Israeli troops entered Gaza’s biggest hospital on Wednesday and searched its rooms and basement, witnesses said, in pursuit of Palestinian Hamas militants, an operation that has stoked global alarm over the fate of thousands of civilians trapped inside.
Al Shifa hospital in Gaza City has become the main target of the incursion into the territory by Israeli forces, who say Hamas fighters located the “beating heart” of their operations in a headquarters in tunnels beneath it, which Hamas denies.
Israel said its troops had uncovered unspecified weapons and “terror infrastructure” inside the hospital compound after killing militants in a clash outside. Once inside, they said there had been no fighting and no friction with civilians, patients or staff.
Hailing the entry of his forces into the hospital after days of encirclement, Israeli Prime Minister Benjamin Netanyahu said in a statement: “There is no place in Gaza that we cannot reach. There are no hideouts. There is no shelter or refuge for the Hamas murderers.
“We will reach and eliminate Hamas and we will bring back our hostages. These are two sacred missions,” he said.
Witnesses who spoke to Reuters from inside the compound described a situation that appeared calm, if tense, as Israeli troops moved between buildings carrying out searches. Sporadic shooting was heard but there were no immediate reports of anyone hurt inside the grounds.
The Israeli military released photos of a soldier standing beside cardboard boxes marked “medical supplies” and “baby food”, at a location Reuters verified was inside Al Shifa. Other photos showed Israeli troops in tactical formation walking past makeshift tents and mattresses.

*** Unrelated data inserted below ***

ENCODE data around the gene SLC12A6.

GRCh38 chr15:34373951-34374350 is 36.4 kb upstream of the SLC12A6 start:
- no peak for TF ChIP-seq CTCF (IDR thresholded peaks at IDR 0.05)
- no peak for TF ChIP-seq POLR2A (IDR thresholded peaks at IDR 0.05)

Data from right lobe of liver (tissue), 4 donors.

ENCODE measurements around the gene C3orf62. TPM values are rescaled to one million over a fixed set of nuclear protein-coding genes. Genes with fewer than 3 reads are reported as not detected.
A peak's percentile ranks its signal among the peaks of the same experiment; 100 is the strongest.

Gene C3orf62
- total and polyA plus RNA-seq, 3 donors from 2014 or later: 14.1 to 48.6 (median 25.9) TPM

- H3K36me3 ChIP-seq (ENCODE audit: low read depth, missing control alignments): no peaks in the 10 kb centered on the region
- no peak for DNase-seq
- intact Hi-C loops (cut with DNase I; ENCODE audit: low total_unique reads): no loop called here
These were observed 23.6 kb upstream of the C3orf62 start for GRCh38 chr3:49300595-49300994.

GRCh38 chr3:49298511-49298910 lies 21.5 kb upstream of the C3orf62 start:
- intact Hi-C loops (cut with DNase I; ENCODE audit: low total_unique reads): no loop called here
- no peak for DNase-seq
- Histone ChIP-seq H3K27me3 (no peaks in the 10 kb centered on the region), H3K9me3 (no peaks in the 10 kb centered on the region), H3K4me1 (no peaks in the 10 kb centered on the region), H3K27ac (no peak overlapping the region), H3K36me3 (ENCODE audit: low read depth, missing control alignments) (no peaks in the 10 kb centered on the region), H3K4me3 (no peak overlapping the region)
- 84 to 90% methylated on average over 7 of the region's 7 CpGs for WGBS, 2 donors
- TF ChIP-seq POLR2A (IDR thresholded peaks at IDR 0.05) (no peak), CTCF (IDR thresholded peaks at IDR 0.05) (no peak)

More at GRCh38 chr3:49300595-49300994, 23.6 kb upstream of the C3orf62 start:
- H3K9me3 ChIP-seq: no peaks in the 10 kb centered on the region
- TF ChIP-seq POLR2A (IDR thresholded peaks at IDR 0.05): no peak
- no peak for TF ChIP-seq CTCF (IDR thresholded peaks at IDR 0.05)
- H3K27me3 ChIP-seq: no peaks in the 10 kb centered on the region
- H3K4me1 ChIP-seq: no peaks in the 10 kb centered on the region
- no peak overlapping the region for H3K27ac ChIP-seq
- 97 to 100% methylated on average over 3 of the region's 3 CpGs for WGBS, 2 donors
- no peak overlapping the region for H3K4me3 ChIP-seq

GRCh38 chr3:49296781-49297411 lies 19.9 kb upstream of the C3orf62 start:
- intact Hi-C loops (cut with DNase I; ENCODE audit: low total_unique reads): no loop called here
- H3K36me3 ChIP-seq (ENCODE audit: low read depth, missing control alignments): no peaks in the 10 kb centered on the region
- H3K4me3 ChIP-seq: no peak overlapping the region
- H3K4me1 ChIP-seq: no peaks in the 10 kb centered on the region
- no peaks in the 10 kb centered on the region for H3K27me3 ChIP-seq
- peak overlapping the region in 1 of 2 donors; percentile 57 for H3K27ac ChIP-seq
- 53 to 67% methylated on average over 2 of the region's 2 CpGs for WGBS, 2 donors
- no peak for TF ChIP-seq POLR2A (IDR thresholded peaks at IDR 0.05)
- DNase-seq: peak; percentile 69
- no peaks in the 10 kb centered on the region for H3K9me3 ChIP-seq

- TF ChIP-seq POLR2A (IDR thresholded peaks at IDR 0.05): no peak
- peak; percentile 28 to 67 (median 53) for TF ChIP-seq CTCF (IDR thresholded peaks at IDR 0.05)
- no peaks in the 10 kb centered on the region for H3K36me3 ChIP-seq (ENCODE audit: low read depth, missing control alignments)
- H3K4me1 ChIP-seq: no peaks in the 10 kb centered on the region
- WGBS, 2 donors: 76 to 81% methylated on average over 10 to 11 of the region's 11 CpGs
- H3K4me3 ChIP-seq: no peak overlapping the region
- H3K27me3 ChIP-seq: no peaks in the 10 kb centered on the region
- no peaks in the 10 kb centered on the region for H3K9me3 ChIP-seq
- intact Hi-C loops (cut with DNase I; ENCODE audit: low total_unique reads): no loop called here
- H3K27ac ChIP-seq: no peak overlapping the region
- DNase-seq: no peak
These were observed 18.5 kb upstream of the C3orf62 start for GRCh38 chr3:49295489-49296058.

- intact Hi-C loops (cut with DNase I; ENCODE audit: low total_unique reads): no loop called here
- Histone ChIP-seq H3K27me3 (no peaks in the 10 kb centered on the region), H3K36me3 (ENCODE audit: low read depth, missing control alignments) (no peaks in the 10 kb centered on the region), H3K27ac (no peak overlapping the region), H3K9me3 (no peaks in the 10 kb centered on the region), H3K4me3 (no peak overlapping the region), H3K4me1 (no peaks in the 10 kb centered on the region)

International attention has focused on the fate of hundreds of patients trapped inside without electricity to operate basic medical equipment, and thousands of displaced civilians who had sought shelter there. Gaza officials say that many patients including three newborn babies died in recent days as a result of Israel’s encirclement of the hospital.
“Before entering the hospital our forces were confronted by explosive devices and terrorist squads, fighting ensued in which terrorists were killed,” the Israeli military said.
“We can confirm that incubators, baby food and medical supplies brought by IDF tanks from Israel have successfully reached the Shifa hospital. Our medical teams and Arabic speaking soldiers are on the ground to ensure that these supplies reach those in need,” it said.
Israel launched its campaign to wipe out Hamas, the Islamist group that rules Gaza, after militants crossed into Israel on Oct. 7 and rampaged through towns, killing civilians and dragging hostages back to the enclave. Israel says 1,200 people were killed and some 240 captives taken in the deadliest day of its 75-year history.
Since then, Israel has put Gaza’s entire population of 2.3 million under siege, battering the crowded strip with air strikes. Gaza health officials, considered reliable by the United Nations, say more than 11,000 Palestinians are confirmed killed, around 40% of them children, and more are buried under the rubble. Israel has ordered the entire northern half of Gaza evacuated, and around two-thirds of residents are now homeless.